The shortage of mortgage finance will also be a barrier to Landlords. Mortgage approvals, for which part will be investors looking to add to their rental portfolios, were again up visibly but the shortage in funding is evident in the number of buy to let mortgages declining according to moneysupermarket .com from 4690 to 177 in the last 2 years. Of those mortgages that are available at the time of writing, the Nationwide has a buy to let mortgage at 3.69% but with conditions, and a whopping 3.5% arrangement fee.
Unemployment has not yet bottomed out, and there may be more people forced to sell their properties, further dampening the prospects for a rise in rental income.
TWIST, STICK OR BUST THEN?
It may be dangerous to give too broad a conclusion. Certain parts of the country will be faring better than others. Locally, here in Bristol and South Gloucestershire the outlook for rents are good. Local estate Agents and Letting Agents are reporting that properties coming on the market to rent are letting relatively quickly. Rents have held strong and there is no evidence of a decline in rents achieved.
As ever, events may still derail any nascent stability. Unemployment may lead to lower, reduced prices and plentiful tenants taking the opportunity to buy rather than rent. Mortgages are still are hard to come by.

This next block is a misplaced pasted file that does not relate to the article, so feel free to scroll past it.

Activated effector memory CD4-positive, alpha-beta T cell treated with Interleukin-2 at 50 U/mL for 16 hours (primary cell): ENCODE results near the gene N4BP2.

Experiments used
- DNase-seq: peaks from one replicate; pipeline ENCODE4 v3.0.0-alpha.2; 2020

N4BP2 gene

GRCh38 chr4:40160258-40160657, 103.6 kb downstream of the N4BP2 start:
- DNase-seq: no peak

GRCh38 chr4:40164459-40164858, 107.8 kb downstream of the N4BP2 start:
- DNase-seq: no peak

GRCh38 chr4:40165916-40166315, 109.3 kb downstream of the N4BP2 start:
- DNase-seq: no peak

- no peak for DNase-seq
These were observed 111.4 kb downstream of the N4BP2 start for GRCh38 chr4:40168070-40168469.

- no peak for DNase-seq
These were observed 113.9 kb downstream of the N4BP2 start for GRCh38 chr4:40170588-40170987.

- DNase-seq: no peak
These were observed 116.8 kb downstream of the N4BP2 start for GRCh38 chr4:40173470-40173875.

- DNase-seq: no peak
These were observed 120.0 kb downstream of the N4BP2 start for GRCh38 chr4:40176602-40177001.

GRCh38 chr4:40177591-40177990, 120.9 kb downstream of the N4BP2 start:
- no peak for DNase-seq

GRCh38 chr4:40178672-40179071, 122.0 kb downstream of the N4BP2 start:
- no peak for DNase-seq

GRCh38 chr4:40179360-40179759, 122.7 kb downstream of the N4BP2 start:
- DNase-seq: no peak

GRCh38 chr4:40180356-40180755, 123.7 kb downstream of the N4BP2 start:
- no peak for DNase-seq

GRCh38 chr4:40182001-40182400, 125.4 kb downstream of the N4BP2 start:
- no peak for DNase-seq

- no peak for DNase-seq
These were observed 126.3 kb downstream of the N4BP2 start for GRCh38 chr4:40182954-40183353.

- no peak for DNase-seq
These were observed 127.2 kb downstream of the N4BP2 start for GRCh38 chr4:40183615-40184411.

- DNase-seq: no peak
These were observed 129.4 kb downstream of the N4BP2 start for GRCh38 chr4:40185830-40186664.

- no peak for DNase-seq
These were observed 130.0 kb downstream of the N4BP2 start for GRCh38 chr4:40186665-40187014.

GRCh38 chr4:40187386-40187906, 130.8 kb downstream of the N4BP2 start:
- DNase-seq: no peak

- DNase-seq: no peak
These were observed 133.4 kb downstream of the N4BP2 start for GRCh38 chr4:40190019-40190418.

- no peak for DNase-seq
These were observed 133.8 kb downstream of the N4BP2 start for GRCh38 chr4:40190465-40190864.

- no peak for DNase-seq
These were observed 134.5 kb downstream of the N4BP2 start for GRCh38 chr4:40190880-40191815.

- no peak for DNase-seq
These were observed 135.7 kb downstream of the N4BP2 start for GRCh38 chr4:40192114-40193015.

The Rental Index from the property portal FindaProperty.com published last weekstates that the UK rental market is stabilising. Although the supply of rental properties doubled between May 2008 to May 2009, stock levels have now declined for two consecutive months. This may be an early indication that the chronic over supply might be at an end.
Rents fell sharply during the period by an average 5.5% or £48 per calendar month. Since then, their Rental Index has shown a small increase of £6 pcm.
The low level of first time buyer activity continues to contribute to demand in the private rented sector.
If you are one of the distressed, reluctant or accidental landlords, who wish to get out of the market, there may be better news than of late. The sentiment, that the bottom of the market is near has been reached means now could be a good opportunity. Although it is still obvious that, if you bought within the last 2-3 years, you will almost certainly be unable to realise as much or any profit from selling now.
For most landlords who are successfully renting (albeit at perhaps less than their last rental), provided their gearing is manageable, they will be well able to ride out the storm and await a more obvious recovery.
For the continuing landlord investors with cash in hand or large deposits, there are bargains to be had, although they may have already missed the best bargains.
For traditional landlords the outlook is still positive and unlikely to force or change their outlook.
It may not be radical to suggest, but the best advice may be to “stick”.
A slightly different version of this article first appeared as a guest blog on Tessa Shepperson’s blog at http://www.landlordlaw.co.uk/blog.ihtml